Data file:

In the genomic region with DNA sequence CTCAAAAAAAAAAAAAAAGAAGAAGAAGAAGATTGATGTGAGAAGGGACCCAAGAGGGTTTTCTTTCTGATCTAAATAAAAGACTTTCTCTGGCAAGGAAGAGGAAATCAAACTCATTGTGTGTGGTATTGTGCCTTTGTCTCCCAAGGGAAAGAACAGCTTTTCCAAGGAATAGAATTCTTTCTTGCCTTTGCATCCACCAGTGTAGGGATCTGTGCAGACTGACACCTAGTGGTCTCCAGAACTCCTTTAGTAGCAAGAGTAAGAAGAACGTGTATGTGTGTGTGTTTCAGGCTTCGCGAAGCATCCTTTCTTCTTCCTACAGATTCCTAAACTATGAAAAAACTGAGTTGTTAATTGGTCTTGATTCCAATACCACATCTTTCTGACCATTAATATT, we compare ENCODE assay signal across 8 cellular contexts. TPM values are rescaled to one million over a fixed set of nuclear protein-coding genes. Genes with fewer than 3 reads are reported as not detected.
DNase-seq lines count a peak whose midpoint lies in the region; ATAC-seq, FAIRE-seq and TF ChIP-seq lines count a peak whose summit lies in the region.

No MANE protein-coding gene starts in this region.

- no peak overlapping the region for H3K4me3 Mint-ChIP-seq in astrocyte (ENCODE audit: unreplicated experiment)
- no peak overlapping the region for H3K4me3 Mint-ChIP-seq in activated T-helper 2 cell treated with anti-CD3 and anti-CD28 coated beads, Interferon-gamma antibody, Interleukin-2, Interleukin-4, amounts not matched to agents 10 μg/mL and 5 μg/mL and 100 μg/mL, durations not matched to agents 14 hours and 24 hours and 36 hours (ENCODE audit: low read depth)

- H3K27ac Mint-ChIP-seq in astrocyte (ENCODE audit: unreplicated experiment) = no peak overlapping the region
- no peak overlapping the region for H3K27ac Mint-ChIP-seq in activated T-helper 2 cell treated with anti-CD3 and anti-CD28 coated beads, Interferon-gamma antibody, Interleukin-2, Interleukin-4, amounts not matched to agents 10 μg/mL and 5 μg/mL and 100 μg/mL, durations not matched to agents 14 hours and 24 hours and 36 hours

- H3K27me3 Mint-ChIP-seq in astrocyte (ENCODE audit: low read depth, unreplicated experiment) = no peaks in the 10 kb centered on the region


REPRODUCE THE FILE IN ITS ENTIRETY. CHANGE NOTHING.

In the genomic region with DNA sequence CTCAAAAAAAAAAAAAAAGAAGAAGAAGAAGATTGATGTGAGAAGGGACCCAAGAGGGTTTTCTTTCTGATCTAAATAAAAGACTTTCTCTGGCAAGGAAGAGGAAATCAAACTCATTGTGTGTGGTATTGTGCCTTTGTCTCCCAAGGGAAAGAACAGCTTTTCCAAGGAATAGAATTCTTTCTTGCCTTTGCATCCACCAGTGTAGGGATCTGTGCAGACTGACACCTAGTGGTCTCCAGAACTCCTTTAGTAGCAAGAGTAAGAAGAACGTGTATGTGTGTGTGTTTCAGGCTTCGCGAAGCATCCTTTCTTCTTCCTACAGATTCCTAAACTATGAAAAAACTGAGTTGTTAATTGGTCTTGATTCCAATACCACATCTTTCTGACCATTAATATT, we compare ENCODE assay signal across 8 cellular contexts. TPM values are rescaled to one million over a fixed set of nuclear protein-coding genes. Genes with fewer than 3 reads are reported as not detected.
DNase-seq lines count a peak whose midpoint lies in the region; ATAC-seq, FAIRE-seq and TF ChIP-seq lines count a peak whose summit lies in the region.

No MANE protein-coding gene starts in this region.

- no peak overlapping the region for H3K4me3 Mint-ChIP-seq in astrocyte (ENCODE audit: unreplicated experiment)
- no peak overlapping the region for H3K4me3 Mint-ChIP-seq in activated T-helper 2 cell treated with anti-CD3 and anti-CD28 coated beads, Interferon-gamma antibody, Interleukin-2, Interleukin-4, amounts not matched to agents 10 μg/mL and 5 μg/mL and 100 μg/mL, durations not matched to agents 14 hours and 24 hours and 36 hours (ENCODE audit: low read depth)

- H3K27ac Mint-ChIP-seq in astrocyte (ENCODE audit: unreplicated experiment) = no peak overlapping the region
- no peak overlapping the region for H3K27ac Mint-ChIP-seq in activated T-helper 2 cell treated with anti-CD3 and anti-CD28 coated beads, Interferon-gamma antibody, Interleukin-2, Interleukin-4, amounts not matched to agents 10 μg/mL and 5 μg/mL and 100 μg/mL, durations not matched to agents 14 hours and 24 hours and 36 hours

- H3K27me3 Mint-ChIP-seq in astrocyte (ENCODE audit: low read depth, unreplicated experiment) = no peaks in the 10 kb centered on the region